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Thursday, September 20, 2012

Blue-Feathered Gold

We were in the middle of our only full day at Mono lake, our second trip to Mono Lake in search of Pinyon Jays, and our b'jillionth annual search for Pinyon Jays in general. 
We had already dropped by Mono Mills, a small park, where other birders have repeatedly seen Pinyon Jays. We suspected the other birders of being no-good-horrible, double-dog liars, because we saw no Pinyon Jays there and we're v-good-wonderful, double-kitten truth tellers. Still, we kept  checking Mono Mill, hopefully & with the same desperation one keeps checking the kitchen drawers when your car keys go missing. 

At one point, after a short & jay-less search, we returned to the car, to find, I kid you not, a White-breasted Nuthatch IN THE CAR!  No, it wasn't trying to hot wire the car & didn't seem to be planning to wait for us to enter the car, then jump out and hijack the vehicle. Don unlocked the car and after a couple of horrifying bird/glass collisions, the poor thing flew away - that would be the bird, not Don. We were stunned. How the heck and when the heck did that bird get into the car? As Don drove us away, I pondered on the strange occurrence of birdie car invasion, as I gazed at the blue skies above, through the open moon roof.

Mono Mill, where lying birders 'claim' to have spotted Pinyon Jays. Yeah, right.
We headed over to another spot by the side of Mono Lake. We weren't there long when before strange calls rang out and shortly thereafter Don rang out, "HARK! THERE FLY'ITH PINYONS!" Well, in retrospect, I think what he yelled was more like "THERE THEY GO, THE LITTLE $#%@ERS" or there abouts.

A massive flock of Pinyon Jays winged their noisy way over the sage brush.HURRAH and about time!  I had to perform my 'I got a lifer dance', which is only performed in my head, for the safety of those nearby. 
A lower flying flock of Pinyons
While I pursued the Pinyon Jays in search of the perfect photo, which didn't happen, Don triumphantly marched down to the Mono shoreline to see what interesting waterfowl were hanging out.

Don Marching down to the Tufa formations for a look-see at Mono waterfowl
Our next stop was back to the Mono Mill, where, a short distance away, one of the two giant flocks of jays we saw along side the lake, were frolicking in the piney pines. I gave chase, but wearing sandals and the ground being about 99/44 100% sand, it was rather slow going - had to keep stopping to empty the sand from my toes.

One little Pinyon Jay
So, Don and I finally got our lifer Pinyon Jays and I must say we are both feeling rather chuffed to add those little boogers.  We realized that when we were at Mono Lake two years ago, we did indeed see no less than 3 flocks of Pinyon Jays winging by, but we didn't count them as it's difficult to justify dashes of blue-feathered gold that pass the car window at 70 MPH. I mean, we're experienced birders, but for a lifer, you want a little more certainty than, "Look up in the sky, it's a plane, it's superman, no, it's A PINYON JAY - or not..."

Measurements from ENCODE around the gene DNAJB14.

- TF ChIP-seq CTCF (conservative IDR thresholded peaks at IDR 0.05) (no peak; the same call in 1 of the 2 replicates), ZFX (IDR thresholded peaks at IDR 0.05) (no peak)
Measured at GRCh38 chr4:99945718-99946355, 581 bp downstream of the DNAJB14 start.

Now, I could end the day here and you wouldn't know the difference, but truth is, it was our last day so after a brief visit to the Mono Lake Visitor Center, we headed west, up over the Tioga Pass and into Yosemite. It's a terrific drive with loads of giant craigy bits of granite to oogle at as you drive past.

Pretty eh? Decided to stop for lunch so at Tenaya Lake, which was milling with happy picnikers, I hopped out the car and headed over to a picnic table. I was just wondering where the heck Don was, when he came over, all happy and preening proud. He explained he found a female Pine Grosbeak by the parking area - a lifer he had hoped to find, but of course being more or less sane, hadn't expected to find. Not a lifer for me, but then I've only ever seen one Pine Grosbeak and at that time got only one photo, taken through the cloudy window of a van with a pathetic 2 pixel digital camera. 

My one other sighting of a Pine Grosbeak, Churchill Manitoba, a b'jillion years ago
So, near needless to say, I was disappointed to have missed a sighting of a female Grosbeak... and then I heard strange birdsong. It sounded like a happily demented parakeet. Then, guess what alighted in a pine tree, just overhead? Yes! A unicorn. Or mayhaps it was a female Pine Grosbeak.

In all her loveliness, a sweet little Pine Grosbeak
In the words of the long late Steve Irwin, "Isn't she beautiful?"  Yes, she sure was - chipper, curious, and totally tame for a wild bird. She flew down low and began to feed on a shrub, and I swear, I had to back up to get photos - that's how close she was.

Not sure what she fed on, but must have been tasty

Oh yeah, it's tasty all right!
If you compared the male Grosbeak's photo with the female, you'll have noted, while the male is pretty in pink, the female is kind of lovely in grey & gold. That's the way it is in the birdie world.

So, again I arrive at the end of the great Pinyon Jay Hunt, but once again... not quite just yet... we drove from Yosemite, taking the back roadways of Highway 49 through the weensie towns of Sonora, Angel's Camp of "The Celebrated Jumping Frog of Calaveras County" fame, and Jackson. Then, we made one more stop before heading to my house. We birded Meiss Road just before sunset and spotted one more good bird for the day, this little Vesper Sparrow. Whew!  What a day!

Vesper Sparrow on Meiss Road

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